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Dr Helen Salisbury

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Background: GP

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A GP explains what they would do if someone come to see them with symptoms that may be MS.

A GP explains what they would do if someone come to see them with symptoms that may be MS.

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As a GP what would you do if somebody presents with symptoms that you think might be MS?

It’s very difficult. MS is not an easy diagnosis to reach. By its very nature MS is something that presents with different symptoms in different parts of the neurological system, in different parts of the brain or the nervous system at different times. So when someone has a symptom it’s always difficult to say, ‘Is this MS?’ As time passes they collect different symptoms at different times some of which may have got better and then it becomes clearer that this could be MS. There are some very classic symptoms for example blurring of the vision in one eye which comes on and then gets better over a period of about 6 weeks which should really raise alarm bells, ‘Could this be MS?’ 

The problem is really how much do you share with a patient because if you are very uncertain then it can be very distressing for a patient to have the worry of multiple sclerosis raised when actually that turns out not to be the case. The other extreme is nobody saying anything until several episodes of different things have happened and then the poor patient finding out in the end that over several years everybody else has been thinking MS but nobody has told the patient. And somehow as a doctor you need to navigate between these two paths and be as honest as you can about what you think might be going on without unduly or unnecessarily distressing your patient or making them worry when it’s only a faint possibility. So I think it’s a really difficult thing to know what to say. On the whole if someone comes to me with symptoms that I think may well be multiple sclerosis I will refer them to a neurologist and I will also explain the reason that I am referring to the patient and what’s likely to happen when they see the neurologist. Most patients will then have a scan of some sort, having been examined by the neurologist, just to see whether the current symptoms they have may be related to MS.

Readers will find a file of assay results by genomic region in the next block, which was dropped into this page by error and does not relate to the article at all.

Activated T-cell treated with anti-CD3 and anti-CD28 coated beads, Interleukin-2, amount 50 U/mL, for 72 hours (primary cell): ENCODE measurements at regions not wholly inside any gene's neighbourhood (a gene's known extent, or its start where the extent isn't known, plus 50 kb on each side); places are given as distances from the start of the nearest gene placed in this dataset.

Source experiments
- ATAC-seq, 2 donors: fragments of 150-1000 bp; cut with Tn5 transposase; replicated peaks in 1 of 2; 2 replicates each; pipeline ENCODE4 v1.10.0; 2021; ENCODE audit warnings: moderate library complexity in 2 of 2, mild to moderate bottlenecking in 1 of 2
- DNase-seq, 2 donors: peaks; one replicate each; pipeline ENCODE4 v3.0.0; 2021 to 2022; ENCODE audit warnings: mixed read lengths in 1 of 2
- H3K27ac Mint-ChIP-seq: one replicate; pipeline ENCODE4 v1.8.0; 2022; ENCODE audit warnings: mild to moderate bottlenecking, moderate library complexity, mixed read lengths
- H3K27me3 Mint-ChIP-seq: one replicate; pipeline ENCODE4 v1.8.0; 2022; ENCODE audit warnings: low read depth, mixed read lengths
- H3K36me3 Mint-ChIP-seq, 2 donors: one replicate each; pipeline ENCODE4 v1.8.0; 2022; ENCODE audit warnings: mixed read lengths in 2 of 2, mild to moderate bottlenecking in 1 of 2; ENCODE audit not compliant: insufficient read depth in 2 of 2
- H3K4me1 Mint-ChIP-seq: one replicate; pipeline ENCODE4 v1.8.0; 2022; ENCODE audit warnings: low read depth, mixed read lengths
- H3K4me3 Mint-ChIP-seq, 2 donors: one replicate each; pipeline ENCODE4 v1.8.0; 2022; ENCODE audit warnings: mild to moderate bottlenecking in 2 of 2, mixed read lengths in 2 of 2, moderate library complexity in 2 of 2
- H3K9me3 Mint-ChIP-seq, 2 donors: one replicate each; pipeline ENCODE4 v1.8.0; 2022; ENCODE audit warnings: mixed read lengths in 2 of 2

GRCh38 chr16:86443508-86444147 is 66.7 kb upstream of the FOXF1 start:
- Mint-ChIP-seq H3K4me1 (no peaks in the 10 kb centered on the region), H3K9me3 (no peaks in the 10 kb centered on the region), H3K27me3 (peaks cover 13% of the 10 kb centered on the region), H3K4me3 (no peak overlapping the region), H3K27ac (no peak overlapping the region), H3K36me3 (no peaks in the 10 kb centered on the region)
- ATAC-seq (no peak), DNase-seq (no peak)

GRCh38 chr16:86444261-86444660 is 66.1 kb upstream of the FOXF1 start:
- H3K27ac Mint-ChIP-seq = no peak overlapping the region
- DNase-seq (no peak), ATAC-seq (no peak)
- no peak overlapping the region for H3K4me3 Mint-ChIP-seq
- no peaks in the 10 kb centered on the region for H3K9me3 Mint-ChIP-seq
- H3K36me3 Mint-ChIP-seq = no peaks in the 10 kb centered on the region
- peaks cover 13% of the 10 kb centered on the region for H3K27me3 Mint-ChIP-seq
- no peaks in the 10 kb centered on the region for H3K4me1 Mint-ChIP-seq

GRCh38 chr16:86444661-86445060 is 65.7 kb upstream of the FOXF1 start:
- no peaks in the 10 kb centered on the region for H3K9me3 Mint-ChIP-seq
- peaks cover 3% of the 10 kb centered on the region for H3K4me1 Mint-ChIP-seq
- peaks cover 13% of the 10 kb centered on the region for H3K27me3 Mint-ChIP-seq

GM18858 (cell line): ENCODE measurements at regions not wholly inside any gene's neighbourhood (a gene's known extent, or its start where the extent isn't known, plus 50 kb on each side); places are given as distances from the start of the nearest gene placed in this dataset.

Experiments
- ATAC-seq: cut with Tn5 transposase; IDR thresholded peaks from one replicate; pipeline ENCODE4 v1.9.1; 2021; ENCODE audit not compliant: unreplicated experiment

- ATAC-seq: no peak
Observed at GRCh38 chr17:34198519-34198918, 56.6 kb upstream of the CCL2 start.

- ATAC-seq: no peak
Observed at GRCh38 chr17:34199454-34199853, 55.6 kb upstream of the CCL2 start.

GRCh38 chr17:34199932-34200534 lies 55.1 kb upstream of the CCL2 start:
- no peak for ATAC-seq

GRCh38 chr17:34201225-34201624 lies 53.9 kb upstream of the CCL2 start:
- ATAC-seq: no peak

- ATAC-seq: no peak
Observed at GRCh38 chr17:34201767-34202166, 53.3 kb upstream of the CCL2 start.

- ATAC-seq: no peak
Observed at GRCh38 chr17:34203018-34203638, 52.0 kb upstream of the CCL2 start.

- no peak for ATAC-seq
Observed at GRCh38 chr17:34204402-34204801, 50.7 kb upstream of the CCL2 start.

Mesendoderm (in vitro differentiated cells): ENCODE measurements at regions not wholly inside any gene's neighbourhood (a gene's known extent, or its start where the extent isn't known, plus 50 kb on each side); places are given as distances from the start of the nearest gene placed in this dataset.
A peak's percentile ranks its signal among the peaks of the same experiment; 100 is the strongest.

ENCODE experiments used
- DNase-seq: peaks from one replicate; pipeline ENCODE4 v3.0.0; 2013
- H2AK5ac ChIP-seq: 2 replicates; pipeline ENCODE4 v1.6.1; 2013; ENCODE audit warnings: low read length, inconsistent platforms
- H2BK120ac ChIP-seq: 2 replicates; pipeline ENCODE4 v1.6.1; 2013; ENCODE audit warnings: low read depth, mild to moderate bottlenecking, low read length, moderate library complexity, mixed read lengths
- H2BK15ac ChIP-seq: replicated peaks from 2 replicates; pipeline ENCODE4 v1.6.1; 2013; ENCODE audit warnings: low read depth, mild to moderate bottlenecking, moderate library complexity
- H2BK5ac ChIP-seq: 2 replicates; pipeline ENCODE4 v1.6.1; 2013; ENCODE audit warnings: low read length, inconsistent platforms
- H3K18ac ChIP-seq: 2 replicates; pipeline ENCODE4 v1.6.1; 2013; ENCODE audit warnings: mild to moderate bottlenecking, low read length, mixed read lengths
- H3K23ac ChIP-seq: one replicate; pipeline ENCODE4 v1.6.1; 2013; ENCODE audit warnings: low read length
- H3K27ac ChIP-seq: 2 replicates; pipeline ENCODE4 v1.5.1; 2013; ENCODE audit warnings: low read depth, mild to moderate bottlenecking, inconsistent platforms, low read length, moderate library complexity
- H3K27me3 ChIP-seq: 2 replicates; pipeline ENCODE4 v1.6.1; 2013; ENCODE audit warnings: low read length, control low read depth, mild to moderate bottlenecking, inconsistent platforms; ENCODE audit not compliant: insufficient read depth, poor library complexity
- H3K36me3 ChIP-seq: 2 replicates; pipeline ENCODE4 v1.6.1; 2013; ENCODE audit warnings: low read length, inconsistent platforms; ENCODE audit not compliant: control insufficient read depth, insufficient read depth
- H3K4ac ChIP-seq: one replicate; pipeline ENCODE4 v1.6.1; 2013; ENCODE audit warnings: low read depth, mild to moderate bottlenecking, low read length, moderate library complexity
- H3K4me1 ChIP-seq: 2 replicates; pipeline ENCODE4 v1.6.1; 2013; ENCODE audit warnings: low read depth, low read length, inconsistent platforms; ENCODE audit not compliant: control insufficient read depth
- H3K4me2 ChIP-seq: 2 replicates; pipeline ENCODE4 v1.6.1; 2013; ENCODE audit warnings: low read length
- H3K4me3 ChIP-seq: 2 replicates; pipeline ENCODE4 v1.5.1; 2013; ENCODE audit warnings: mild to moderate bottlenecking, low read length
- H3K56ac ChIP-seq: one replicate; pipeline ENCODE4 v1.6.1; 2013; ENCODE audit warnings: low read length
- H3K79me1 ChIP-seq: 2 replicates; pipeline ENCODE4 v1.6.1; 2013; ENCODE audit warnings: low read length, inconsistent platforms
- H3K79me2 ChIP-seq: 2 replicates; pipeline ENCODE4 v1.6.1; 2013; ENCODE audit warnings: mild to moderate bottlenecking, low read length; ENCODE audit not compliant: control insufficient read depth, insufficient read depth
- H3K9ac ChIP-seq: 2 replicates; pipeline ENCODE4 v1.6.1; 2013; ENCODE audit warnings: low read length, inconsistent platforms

A GP thinks that family members need to prioritise their health and emotional needs more and that health professionals need to do more to support them.

A GP thinks that family members need to prioritise their health and emotional needs more and that health professionals need to do more to support them.

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Caring is incredibly hard work both physically and emotionally and I think it’s sometimes very difficult for carers to say, ‘Stop, look at me, I’ve got my own health needs’. Because they are so aware that the person they are looking after has so many more health needs. And I think we need to sometimes as health professionals focus more on the carer and ask them how they are doing, how they are getting on, how they are coping and if there is anything they need to help them. And similarly I think carers maybe need to prioritise their needs sometimes which is difficult for them to do but it is very important that they stay healthy and well and as cheerful as they can be while they are looking after the person with MS.
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